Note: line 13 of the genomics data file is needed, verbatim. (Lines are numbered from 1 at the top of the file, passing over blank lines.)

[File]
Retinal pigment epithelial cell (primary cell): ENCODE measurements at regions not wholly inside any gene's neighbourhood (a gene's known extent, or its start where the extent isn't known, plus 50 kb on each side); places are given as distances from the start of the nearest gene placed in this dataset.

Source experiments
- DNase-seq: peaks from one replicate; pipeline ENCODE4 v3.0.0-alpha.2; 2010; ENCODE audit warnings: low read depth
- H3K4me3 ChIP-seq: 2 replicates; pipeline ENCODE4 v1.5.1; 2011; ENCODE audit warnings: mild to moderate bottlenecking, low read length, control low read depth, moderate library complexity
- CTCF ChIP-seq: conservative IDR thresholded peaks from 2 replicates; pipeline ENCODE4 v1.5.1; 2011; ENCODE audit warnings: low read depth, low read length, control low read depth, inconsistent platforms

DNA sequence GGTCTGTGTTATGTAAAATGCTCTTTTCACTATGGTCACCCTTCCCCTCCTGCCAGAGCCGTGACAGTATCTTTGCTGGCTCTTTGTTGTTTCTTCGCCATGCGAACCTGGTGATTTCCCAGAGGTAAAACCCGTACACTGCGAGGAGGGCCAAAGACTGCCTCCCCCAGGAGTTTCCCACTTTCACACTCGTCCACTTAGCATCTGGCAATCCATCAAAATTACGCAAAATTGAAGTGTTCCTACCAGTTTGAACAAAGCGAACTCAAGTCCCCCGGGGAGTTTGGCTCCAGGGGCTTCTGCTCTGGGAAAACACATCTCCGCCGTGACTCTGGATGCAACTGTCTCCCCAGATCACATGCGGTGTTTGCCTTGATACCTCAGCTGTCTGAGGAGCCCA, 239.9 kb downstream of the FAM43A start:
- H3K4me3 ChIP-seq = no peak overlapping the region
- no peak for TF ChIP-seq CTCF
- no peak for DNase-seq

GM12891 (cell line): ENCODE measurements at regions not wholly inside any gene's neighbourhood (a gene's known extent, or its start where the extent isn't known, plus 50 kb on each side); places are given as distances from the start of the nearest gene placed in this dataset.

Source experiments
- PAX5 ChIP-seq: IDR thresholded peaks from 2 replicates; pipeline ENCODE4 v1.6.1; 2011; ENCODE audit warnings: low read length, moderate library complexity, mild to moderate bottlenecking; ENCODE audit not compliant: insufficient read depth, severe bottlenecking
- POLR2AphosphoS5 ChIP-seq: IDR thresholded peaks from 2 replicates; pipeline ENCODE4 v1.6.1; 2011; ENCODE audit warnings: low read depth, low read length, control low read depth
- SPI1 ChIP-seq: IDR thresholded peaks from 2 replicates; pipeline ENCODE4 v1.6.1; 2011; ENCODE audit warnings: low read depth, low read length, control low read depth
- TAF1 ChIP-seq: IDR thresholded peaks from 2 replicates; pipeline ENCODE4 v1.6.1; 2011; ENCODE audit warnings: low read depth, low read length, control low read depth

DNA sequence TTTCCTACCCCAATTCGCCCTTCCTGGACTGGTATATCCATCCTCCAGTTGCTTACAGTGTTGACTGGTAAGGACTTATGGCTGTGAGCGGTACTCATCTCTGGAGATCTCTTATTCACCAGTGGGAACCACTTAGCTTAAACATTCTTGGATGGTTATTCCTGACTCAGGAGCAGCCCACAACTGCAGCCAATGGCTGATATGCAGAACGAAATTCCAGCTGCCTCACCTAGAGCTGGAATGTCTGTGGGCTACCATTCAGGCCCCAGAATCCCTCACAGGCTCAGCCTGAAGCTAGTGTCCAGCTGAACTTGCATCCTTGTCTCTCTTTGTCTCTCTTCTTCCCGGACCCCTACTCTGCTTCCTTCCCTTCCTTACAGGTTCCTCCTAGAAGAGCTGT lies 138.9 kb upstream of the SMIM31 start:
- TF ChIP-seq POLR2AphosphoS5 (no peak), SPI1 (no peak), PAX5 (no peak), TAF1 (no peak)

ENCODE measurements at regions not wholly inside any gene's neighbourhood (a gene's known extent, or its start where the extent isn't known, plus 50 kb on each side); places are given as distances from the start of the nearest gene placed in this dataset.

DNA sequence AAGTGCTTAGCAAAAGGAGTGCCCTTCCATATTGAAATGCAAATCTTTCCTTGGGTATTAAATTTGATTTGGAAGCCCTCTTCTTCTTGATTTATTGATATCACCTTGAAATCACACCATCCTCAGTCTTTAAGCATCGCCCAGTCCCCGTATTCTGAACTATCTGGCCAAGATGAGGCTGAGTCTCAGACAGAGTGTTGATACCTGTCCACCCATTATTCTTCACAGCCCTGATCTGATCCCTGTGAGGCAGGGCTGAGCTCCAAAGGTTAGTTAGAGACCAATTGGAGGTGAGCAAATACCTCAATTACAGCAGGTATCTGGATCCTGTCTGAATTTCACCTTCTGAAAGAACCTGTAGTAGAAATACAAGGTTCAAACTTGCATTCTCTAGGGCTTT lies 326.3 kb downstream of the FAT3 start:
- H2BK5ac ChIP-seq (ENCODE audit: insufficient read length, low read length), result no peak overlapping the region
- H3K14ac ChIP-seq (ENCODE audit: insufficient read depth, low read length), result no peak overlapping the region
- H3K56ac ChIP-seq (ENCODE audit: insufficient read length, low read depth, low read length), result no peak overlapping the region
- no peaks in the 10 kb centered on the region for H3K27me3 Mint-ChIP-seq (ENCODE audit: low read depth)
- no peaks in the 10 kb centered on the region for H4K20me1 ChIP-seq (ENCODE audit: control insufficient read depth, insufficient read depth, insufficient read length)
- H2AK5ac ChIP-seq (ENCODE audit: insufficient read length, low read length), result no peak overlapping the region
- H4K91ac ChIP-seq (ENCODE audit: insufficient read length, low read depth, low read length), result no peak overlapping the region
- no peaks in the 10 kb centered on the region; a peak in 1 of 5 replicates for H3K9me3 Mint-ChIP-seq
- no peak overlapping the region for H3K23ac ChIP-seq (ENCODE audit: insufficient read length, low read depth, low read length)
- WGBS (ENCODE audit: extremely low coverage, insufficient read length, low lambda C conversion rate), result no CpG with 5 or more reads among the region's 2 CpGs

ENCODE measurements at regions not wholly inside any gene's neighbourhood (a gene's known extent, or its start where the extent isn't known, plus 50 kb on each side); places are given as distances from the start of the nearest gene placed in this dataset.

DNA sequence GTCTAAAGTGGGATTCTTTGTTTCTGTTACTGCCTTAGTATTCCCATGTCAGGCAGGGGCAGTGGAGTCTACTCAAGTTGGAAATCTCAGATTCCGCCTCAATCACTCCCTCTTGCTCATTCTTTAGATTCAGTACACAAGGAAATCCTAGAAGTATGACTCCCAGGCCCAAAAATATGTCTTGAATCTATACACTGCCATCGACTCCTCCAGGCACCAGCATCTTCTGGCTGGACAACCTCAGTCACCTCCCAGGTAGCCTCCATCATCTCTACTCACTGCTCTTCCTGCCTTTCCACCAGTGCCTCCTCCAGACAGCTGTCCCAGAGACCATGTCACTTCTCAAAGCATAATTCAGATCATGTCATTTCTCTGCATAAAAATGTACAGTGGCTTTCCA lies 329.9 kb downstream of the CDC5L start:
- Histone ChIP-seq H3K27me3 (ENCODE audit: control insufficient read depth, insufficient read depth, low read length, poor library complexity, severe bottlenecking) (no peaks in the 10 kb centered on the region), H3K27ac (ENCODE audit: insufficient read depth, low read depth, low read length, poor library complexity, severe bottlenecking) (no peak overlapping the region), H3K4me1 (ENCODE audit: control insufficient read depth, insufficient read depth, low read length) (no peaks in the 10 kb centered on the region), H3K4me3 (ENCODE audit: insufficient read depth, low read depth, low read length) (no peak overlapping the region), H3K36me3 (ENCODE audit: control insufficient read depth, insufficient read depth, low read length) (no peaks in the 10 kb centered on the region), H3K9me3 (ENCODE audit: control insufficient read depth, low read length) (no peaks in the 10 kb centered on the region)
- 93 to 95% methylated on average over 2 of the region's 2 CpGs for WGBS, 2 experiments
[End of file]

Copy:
- POLR2AphosphoS5 ChIP-seq: IDR thresholded peaks from 2 replicates; pipeline ENCODE4 v1.6.1; 2011; ENCODE audit warnings: low read depth, low read length, control low read depth